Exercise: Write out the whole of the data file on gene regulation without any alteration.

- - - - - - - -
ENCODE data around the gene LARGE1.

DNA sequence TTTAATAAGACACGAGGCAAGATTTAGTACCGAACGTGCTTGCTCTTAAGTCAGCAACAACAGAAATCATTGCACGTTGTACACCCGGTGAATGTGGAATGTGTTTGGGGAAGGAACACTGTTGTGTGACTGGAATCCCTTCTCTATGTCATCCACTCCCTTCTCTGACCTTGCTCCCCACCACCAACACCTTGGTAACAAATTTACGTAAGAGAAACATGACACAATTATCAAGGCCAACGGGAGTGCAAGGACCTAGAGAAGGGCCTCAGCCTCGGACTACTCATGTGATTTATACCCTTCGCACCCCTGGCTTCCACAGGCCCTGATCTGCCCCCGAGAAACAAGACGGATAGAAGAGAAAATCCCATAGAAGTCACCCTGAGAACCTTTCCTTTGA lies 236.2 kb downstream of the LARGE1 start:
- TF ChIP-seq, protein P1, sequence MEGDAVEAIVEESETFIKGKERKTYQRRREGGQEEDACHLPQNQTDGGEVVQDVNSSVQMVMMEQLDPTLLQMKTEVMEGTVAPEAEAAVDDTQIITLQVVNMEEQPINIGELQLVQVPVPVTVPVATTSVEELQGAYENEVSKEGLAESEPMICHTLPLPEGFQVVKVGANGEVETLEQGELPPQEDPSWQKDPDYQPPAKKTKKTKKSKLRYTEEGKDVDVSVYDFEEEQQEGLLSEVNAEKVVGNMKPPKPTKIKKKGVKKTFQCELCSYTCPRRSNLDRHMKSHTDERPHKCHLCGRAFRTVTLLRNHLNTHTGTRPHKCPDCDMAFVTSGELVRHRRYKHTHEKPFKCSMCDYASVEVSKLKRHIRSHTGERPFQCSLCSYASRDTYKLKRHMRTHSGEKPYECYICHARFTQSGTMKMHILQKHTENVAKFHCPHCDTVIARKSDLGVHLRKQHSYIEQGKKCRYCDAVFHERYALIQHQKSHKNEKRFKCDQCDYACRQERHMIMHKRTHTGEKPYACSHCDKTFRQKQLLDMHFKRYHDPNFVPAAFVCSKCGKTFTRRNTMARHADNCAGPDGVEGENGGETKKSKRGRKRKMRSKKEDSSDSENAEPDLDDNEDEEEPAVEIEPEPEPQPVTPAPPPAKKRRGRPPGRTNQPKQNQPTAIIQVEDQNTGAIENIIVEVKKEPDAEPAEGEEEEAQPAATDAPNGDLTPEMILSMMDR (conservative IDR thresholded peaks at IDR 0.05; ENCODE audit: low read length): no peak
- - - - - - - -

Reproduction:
ENCODE data around the gene LARGE1.

DNA sequence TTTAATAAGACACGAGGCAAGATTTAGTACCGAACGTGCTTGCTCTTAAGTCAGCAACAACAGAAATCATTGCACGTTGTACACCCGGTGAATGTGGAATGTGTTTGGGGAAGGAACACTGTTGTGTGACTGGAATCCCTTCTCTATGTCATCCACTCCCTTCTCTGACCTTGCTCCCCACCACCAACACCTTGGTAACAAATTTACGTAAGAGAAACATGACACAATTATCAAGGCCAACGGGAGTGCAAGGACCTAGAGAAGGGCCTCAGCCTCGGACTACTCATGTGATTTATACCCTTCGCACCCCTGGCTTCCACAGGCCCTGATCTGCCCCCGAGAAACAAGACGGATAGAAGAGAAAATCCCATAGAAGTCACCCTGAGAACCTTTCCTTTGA lies 236.2 kb downstream of the LARGE1 start:
- TF ChIP-seq, protein P1, sequence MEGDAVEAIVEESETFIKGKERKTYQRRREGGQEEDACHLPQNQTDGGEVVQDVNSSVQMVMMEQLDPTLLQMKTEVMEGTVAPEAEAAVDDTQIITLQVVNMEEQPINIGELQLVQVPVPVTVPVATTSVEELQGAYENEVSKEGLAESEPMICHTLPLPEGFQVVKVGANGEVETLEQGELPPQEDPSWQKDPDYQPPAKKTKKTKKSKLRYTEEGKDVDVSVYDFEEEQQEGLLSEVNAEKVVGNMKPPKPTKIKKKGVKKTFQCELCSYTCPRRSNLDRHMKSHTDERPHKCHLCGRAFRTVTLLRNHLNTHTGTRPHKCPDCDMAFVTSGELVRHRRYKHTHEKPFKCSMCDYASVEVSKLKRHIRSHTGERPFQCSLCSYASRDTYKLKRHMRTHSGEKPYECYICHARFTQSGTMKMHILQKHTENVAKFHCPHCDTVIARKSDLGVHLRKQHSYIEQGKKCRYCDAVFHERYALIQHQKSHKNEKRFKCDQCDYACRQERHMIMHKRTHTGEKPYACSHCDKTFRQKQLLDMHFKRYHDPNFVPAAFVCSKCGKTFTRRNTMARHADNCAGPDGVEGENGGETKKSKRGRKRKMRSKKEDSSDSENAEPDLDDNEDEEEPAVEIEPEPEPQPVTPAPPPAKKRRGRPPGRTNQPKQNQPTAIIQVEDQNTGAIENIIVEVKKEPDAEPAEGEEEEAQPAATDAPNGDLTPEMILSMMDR (conservative IDR thresholded peaks at IDR 0.05; ENCODE audit: low read length): no peak